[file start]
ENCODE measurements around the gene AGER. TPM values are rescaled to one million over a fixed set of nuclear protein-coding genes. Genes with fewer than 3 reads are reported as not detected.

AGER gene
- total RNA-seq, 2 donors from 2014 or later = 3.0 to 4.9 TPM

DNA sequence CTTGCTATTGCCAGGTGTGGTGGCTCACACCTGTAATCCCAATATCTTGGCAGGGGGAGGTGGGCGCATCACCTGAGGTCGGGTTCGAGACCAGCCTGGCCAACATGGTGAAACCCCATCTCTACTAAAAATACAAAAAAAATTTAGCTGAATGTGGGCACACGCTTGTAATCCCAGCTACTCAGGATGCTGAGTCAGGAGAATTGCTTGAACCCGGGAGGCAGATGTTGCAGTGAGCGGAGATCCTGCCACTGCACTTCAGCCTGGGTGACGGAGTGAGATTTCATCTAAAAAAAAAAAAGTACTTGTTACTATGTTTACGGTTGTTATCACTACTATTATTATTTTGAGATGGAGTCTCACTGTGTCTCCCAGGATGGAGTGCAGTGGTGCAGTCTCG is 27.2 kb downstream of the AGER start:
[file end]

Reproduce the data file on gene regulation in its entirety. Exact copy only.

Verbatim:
ENCODE measurements around the gene AGER. TPM values are rescaled to one million over a fixed set of nuclear protein-coding genes. Genes with fewer than 3 reads are reported as not detected.

AGER gene
- total RNA-seq, 2 donors from 2014 or later = 3.0 to 4.9 TPM

DNA sequence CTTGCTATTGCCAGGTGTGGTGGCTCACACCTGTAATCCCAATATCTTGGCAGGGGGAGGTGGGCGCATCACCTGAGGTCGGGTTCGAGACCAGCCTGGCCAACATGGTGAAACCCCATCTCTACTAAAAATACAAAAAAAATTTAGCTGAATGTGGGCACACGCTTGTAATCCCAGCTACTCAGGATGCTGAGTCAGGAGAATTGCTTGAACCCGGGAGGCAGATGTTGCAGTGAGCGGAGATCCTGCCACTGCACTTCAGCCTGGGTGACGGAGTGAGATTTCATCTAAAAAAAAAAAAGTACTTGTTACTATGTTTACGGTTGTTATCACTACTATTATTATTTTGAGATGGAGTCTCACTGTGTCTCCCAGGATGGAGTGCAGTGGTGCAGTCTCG is 27.2 kb downstream of the AGER start: